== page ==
Dorset Art Weeks was on from 24 May to 8 June. During this time it was a great opportunity to see artists of all kinds in their own studios. There were just over a thousand artists involved and each one had to pay about £200 to take part in this mammoth event. A very comprehensive book was produced outlining the 13 geographical areas, the venues and maps. The book and visiting each artist were free to the public. I had time to visit New House Farm Pottery, in the village of Broadoak which adjoins Whitchurch (26, 27, 28), Geoff and Jane Townson who displayed paintings and textiles at Charmouth (29, 30), Caroline Barnes of Whitchurch who exhibited her framed porcelain tiles (31) and Sue Warren who showed her paintings and print works

I attended a Rogation Service at St Pauls, Broadoak in May. The Rogation Days were first instituted in the 5th century by a French bishop. The word “rogation” comes from the Latin rogare which means “to ask”, and originally the Rogation Days were four days set apart to bless the fields and ask for God’s mercy on all of creation. During our open air service we started at the church and walked around the small hamlet to bless a cornfield, a village green, a water supply, a pasture, a farmyard and a garden, ending the event with coffee, tea and cakes. (32, 33)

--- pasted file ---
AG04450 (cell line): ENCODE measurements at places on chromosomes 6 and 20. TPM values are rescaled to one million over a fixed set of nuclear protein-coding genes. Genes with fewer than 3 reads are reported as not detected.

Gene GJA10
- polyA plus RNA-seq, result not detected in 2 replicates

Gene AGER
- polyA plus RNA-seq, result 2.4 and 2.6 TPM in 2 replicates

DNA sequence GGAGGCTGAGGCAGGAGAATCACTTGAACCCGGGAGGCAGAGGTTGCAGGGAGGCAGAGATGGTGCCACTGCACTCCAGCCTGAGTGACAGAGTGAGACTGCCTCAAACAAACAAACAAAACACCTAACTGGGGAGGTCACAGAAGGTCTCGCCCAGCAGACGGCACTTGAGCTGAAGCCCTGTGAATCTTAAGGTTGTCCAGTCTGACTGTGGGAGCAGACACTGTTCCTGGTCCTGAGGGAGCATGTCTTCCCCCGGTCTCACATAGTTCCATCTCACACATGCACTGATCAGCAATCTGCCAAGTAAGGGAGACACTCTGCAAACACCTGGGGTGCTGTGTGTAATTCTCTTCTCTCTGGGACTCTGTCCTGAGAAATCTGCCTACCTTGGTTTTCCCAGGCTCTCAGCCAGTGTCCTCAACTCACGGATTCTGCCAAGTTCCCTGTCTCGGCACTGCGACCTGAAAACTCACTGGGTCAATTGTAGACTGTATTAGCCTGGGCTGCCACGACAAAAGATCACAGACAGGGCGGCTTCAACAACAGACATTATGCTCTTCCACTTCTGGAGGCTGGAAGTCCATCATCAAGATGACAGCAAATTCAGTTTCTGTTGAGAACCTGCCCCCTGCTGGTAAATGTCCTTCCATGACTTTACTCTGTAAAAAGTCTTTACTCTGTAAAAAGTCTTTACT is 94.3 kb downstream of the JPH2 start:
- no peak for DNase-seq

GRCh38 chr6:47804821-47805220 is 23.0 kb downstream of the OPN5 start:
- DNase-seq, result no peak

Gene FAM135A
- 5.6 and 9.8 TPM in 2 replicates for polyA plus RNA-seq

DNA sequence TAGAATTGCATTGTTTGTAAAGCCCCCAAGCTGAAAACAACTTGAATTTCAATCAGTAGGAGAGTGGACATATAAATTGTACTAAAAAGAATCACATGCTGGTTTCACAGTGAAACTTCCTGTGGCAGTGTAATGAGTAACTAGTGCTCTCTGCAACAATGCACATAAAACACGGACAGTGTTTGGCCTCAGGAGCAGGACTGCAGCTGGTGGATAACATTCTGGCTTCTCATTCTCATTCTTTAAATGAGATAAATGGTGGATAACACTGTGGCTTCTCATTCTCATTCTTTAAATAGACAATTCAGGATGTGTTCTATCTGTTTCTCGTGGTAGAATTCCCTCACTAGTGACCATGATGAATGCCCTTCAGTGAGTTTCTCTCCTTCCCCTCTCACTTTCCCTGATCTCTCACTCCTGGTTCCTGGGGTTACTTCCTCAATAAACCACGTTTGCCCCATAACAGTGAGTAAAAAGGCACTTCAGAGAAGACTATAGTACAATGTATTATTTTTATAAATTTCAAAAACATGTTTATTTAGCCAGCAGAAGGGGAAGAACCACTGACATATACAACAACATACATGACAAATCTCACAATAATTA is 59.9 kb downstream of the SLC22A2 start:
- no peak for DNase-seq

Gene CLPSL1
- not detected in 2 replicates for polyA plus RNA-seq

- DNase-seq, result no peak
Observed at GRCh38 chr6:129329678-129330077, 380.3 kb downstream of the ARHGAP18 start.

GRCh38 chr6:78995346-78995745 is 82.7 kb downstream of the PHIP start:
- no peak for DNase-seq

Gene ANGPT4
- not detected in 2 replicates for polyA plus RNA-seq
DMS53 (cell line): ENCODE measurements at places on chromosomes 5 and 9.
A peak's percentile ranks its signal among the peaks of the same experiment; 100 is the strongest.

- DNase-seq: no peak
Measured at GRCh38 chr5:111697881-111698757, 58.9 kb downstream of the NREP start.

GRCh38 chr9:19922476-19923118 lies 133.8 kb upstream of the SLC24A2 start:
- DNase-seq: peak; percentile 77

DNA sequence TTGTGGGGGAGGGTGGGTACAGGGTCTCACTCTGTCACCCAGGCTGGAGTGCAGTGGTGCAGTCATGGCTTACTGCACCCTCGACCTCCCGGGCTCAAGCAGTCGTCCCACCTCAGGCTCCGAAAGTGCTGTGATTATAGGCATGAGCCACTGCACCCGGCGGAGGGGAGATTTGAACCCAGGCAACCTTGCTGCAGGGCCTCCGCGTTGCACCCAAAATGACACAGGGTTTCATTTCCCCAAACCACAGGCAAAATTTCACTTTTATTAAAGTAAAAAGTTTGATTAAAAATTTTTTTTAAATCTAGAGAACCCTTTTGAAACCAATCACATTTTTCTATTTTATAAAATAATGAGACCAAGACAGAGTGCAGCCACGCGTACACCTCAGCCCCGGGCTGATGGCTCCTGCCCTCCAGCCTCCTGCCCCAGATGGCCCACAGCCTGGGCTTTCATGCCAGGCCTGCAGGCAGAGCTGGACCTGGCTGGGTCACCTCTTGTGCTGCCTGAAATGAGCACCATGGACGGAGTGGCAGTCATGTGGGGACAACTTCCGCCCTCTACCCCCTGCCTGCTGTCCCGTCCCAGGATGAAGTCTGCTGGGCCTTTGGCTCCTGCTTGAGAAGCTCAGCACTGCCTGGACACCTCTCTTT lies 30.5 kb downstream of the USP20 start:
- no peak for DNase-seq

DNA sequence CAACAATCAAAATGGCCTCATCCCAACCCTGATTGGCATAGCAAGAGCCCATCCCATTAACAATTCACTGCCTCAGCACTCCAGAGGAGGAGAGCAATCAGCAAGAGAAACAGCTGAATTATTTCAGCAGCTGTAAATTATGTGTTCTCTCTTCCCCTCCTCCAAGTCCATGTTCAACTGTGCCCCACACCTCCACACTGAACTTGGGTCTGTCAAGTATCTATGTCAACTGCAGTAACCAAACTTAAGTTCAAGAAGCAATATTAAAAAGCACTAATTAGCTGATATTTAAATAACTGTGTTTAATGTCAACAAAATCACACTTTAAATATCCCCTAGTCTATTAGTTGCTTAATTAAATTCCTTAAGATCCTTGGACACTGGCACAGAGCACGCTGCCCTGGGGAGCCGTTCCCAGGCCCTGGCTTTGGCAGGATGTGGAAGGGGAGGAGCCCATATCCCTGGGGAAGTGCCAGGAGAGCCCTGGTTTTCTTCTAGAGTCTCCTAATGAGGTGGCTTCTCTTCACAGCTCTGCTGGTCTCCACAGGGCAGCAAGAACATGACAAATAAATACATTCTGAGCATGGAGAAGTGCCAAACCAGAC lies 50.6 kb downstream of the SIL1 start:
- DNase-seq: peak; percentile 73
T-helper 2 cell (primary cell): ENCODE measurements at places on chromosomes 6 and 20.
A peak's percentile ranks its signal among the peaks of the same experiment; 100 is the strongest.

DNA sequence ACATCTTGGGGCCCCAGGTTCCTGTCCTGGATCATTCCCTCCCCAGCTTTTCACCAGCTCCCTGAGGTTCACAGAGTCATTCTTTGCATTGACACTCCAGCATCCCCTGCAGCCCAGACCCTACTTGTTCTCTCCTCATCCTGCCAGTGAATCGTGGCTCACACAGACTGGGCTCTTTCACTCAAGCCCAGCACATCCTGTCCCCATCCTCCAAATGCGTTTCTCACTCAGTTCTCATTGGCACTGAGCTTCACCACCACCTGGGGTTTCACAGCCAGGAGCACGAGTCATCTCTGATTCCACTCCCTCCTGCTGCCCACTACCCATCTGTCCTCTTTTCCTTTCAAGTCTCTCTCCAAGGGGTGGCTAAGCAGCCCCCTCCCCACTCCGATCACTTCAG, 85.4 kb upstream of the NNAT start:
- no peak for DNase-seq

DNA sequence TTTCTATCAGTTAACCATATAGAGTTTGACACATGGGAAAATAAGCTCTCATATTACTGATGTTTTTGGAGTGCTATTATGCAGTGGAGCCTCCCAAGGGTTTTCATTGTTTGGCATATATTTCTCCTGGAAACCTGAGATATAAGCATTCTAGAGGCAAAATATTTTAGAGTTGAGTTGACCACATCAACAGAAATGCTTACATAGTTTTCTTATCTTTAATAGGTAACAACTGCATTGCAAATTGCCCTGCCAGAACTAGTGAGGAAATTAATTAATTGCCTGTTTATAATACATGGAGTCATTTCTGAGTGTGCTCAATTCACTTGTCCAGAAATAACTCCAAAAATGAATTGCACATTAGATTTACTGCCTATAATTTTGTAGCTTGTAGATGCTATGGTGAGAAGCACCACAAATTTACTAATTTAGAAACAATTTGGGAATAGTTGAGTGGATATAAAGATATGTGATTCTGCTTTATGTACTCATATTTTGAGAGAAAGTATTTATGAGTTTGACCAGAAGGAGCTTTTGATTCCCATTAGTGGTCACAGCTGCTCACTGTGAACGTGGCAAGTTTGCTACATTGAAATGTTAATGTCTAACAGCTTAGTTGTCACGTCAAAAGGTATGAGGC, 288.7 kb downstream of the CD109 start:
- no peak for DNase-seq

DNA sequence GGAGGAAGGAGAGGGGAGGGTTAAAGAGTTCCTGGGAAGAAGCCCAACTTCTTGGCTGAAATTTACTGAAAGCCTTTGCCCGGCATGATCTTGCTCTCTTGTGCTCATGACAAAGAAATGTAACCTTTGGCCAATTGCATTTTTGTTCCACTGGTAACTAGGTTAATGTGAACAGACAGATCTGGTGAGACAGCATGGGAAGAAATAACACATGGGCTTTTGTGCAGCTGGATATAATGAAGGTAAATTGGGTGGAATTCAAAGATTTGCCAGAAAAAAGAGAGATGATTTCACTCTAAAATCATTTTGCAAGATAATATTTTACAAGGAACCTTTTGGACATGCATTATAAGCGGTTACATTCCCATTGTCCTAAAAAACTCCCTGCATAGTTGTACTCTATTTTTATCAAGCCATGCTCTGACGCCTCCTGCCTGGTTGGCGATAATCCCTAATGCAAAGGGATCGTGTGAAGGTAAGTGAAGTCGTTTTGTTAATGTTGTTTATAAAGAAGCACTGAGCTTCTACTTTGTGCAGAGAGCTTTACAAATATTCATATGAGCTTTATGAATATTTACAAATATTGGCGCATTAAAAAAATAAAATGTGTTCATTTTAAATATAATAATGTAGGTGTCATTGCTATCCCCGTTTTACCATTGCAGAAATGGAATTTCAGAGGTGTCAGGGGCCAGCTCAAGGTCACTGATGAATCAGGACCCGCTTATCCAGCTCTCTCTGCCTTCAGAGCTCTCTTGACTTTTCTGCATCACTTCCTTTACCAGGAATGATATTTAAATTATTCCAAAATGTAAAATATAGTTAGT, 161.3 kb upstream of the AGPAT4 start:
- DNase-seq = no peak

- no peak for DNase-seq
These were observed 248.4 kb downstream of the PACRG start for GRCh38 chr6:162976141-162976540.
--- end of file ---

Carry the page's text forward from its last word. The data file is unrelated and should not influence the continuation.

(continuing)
The fete season starts in May and the Wootton Fitzpaine one is always worth visiting. Besides the usual stalls there were the Monkton Wyld Morris Dancers (34) Guess the names of the two lambs [Freddie and Elsie!!] (from Crabbs Bluntshay [organized by the Young Farmers’ Club]) (35), vintage cars (36) stationery engines (37) and vintage tractors (38). The vintage cars included an Austin Healy Sprite, Triumph Spitfire and another Austin. The stationery engines included several Listers and the vintage tractors included an International 414 (1960s), a Nuffield (1960s) a Field Marshall (1940s) a Fordson (1960s) and possibly a Wheelhorse (mini tractor)